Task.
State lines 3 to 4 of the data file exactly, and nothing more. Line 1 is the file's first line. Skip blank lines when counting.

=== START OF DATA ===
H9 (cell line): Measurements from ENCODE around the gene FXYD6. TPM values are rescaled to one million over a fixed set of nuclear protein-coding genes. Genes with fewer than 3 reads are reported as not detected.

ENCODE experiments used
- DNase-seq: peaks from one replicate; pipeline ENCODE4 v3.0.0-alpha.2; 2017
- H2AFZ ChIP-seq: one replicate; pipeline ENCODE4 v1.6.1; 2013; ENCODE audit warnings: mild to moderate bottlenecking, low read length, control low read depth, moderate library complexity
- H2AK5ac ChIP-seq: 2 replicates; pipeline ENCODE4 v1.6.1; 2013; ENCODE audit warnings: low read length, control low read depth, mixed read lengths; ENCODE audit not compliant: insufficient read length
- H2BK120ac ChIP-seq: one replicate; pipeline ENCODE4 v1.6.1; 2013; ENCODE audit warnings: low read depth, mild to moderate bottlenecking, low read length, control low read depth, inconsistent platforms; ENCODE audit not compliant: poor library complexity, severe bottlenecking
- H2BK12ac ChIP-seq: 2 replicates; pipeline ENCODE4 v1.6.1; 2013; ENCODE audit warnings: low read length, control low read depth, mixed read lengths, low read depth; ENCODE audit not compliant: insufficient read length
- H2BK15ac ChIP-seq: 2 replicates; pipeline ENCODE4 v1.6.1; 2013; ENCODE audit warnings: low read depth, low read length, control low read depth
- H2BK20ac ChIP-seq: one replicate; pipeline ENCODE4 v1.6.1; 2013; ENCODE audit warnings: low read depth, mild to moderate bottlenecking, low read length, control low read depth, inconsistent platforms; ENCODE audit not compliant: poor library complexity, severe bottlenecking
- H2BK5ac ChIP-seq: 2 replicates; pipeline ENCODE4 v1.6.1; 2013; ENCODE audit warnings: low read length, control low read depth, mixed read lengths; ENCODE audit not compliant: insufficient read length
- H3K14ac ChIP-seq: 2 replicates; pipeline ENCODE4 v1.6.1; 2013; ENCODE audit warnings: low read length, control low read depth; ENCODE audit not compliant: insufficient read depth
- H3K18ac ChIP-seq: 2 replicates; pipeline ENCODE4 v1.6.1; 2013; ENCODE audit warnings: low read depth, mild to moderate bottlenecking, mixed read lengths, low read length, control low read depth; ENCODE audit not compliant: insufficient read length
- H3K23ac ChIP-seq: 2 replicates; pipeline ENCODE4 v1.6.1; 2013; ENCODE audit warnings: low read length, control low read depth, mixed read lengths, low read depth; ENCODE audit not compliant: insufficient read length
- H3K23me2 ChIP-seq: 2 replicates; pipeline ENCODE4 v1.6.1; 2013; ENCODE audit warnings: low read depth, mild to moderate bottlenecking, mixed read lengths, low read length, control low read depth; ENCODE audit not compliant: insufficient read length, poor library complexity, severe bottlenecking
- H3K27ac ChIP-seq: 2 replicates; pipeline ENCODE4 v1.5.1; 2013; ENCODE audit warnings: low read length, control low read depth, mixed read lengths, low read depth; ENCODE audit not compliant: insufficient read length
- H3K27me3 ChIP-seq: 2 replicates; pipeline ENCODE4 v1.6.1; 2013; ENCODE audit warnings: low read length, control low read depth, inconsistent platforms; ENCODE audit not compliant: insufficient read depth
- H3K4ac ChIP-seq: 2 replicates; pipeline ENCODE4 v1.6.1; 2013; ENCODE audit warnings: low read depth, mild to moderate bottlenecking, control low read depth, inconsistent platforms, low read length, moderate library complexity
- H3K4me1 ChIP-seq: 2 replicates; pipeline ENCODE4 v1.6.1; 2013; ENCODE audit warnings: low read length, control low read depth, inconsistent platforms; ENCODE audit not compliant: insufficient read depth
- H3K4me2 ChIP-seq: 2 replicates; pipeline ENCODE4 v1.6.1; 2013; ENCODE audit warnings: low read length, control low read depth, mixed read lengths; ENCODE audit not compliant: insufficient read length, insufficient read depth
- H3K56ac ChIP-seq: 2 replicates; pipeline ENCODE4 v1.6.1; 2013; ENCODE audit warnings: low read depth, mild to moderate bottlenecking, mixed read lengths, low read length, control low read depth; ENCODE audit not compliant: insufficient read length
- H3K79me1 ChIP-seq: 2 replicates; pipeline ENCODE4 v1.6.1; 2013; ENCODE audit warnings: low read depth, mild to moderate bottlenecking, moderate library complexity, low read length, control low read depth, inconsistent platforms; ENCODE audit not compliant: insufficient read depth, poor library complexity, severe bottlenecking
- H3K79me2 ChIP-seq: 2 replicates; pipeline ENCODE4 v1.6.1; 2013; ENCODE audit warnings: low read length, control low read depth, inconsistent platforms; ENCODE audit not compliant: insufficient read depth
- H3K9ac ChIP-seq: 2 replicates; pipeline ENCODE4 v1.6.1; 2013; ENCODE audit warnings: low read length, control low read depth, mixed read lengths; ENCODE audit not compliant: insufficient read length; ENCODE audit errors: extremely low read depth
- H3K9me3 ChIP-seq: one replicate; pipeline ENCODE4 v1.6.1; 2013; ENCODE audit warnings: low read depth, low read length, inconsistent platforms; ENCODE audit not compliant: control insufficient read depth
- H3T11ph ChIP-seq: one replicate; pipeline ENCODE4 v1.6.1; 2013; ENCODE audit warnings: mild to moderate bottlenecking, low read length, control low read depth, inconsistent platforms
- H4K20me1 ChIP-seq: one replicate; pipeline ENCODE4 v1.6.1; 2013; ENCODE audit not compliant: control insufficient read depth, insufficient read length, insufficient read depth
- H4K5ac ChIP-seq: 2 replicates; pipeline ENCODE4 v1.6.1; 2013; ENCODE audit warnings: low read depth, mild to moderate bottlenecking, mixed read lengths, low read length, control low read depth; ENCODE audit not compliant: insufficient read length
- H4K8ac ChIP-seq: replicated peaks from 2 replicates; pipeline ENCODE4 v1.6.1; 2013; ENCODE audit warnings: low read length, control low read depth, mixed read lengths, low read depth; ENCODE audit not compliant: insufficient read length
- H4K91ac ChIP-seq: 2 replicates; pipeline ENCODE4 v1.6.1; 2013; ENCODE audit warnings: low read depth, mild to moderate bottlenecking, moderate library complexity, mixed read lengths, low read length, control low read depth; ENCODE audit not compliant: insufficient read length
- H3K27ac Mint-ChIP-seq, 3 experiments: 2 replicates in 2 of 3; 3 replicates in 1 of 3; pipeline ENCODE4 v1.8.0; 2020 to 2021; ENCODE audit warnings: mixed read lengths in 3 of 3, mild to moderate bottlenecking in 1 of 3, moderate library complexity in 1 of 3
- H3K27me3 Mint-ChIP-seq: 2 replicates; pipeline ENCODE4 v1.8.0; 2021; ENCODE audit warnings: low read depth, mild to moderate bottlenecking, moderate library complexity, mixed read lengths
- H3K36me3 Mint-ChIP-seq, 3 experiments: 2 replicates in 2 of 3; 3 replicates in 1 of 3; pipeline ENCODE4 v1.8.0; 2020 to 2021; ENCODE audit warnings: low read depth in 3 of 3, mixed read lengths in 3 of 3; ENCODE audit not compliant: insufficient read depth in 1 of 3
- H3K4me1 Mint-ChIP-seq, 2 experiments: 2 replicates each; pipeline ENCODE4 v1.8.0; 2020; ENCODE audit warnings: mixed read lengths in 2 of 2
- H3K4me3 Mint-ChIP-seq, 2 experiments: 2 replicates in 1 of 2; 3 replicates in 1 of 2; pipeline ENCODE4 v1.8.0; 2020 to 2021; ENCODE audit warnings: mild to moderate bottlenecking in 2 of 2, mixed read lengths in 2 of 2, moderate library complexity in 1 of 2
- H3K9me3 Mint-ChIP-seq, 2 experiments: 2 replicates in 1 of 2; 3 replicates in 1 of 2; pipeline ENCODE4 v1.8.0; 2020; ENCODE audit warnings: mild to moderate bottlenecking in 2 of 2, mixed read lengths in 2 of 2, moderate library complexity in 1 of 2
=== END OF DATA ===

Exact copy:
- DNase-seq: peaks from one replicate; pipeline ENCODE4 v3.0.0-alpha.2; 2017
- H2AFZ ChIP-seq: one replicate; pipeline ENCODE4 v1.6.1; 2013; ENCODE audit warnings: mild to moderate bottlenecking, low read length, control low read depth, moderate library complexity